The Demon Lover
“I could have married the king’s daughter fair She would have married me But I have forsaken her crown of gold And it’s all for the love of thee.”
If you could have married a king’s daughter fair I’m sure you are to blame For I am married to a house carpenter And I’m sure he’s a fine young man.
Forsake, forsake your house carpenter And come along with me. I’ll take you where the green grass grows On the shores of Italy.
I have seven ships upon the sea The eighth brought me to land With four and twenty bold sailors And music on every hand
Then she picked up her little babe And gave it kisses three Saying “Fair you well, my own little babe, For I’ll never see you again.”
She set her foot upon the ship No sailors could she behold But the sails were made of taffeta And the masts of beaten gold.
They had but sailed about a week I’m sure it was not two When dismal grew his countenance And darkened grew his eye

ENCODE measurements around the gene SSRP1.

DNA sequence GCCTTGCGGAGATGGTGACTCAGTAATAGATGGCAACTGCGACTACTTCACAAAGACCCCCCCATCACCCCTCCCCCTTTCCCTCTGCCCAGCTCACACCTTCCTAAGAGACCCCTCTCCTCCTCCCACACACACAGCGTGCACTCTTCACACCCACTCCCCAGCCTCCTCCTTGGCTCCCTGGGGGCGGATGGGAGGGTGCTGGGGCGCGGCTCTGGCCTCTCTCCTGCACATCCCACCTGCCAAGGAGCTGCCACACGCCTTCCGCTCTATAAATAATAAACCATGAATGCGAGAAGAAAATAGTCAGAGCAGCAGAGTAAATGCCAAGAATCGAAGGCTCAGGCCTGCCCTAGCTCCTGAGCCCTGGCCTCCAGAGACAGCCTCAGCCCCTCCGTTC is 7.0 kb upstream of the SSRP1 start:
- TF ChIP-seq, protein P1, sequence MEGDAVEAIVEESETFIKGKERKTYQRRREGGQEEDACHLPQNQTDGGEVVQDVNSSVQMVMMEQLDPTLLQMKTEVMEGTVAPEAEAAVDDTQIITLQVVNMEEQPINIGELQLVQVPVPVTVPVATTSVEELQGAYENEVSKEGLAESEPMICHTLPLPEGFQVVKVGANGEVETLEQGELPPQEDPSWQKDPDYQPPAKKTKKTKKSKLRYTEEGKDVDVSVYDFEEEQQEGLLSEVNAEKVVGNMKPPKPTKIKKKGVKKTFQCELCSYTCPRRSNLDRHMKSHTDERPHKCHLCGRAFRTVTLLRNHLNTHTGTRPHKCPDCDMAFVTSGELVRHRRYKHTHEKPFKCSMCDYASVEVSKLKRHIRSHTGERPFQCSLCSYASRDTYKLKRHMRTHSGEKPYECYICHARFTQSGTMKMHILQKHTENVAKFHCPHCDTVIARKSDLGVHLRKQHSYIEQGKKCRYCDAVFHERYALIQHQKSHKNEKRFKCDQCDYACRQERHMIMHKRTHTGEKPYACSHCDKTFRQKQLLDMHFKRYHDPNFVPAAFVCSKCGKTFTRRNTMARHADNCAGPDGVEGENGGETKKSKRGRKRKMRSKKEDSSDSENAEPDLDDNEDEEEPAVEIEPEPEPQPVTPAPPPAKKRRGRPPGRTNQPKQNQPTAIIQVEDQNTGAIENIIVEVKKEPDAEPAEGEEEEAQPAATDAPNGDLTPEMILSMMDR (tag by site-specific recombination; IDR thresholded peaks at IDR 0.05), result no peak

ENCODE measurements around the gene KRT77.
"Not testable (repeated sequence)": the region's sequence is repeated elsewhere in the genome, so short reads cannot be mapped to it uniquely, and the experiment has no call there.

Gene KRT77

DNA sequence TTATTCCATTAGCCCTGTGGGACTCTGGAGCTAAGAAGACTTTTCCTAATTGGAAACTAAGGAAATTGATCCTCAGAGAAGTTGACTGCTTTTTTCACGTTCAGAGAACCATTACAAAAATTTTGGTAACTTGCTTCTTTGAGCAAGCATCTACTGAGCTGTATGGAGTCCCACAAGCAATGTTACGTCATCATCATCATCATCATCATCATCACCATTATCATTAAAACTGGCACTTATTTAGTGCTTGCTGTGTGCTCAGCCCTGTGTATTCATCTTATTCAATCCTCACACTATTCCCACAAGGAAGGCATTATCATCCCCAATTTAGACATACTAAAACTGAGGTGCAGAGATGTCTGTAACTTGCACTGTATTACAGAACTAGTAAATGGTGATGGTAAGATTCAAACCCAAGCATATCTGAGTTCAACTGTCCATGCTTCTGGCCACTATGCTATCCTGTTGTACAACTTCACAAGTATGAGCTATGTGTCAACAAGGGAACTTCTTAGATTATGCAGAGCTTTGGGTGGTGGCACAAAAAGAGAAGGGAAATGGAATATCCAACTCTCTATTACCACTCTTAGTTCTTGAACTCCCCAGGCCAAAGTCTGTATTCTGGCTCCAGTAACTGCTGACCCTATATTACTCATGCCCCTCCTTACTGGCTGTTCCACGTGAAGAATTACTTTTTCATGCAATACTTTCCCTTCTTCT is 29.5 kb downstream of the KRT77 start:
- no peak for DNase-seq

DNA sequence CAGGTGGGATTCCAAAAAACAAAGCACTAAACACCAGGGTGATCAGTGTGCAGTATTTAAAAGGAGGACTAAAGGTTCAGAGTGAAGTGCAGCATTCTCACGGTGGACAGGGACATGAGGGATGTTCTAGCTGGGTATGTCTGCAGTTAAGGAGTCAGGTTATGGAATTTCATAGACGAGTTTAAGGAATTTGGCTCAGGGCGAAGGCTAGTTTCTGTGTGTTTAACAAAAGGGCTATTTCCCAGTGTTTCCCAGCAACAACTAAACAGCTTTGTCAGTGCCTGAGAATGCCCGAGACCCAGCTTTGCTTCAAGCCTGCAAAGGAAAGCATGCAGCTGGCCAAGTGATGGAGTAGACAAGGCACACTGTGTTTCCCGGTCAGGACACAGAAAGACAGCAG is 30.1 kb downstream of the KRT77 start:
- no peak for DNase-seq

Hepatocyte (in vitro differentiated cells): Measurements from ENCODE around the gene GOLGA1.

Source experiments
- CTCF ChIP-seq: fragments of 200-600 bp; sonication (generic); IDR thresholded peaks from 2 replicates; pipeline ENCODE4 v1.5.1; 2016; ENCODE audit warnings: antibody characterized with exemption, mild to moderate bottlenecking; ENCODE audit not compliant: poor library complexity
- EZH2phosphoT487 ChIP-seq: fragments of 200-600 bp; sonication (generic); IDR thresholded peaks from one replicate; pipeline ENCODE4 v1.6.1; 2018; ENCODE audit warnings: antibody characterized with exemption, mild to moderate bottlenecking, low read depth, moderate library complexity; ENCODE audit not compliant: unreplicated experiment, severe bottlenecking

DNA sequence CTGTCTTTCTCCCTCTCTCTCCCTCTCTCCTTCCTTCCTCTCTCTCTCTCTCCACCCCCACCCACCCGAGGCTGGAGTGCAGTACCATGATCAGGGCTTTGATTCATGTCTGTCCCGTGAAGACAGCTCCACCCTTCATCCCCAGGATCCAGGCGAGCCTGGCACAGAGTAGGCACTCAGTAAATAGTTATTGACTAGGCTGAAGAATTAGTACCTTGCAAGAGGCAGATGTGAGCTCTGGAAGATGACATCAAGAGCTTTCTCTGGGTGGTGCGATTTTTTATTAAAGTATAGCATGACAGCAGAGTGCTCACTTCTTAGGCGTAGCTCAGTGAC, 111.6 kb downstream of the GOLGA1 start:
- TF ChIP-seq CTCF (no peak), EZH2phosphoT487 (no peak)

They had but sailed about two weeks I’m sure it was not three Until she spied his cloven foot And she wept bitterly
Then a curse, a curse to the sailor she cried A curse, a curse she swore “You’ve robbed me of my house carpenter Whose face I’ll never see no more.”
“O hold your tongue of weeping,” says he, Of your weeping now let me be. I will show you how the lilies grow On the banks of Italy.”
“What hills are they, those pleasant hills That the sun shines sweetly on?” “O those are the hills of heaven,” he said, “Where you will never walk.”
“O what a mountain is there,” she said, “So dreary with frost and snow?” “O that is the mountain of hell,” he cries, “Where you and I must go.”
He struck the top mast with his hand The fore-mast with his knee And he broke that gallant ship in two And sank her in the sea.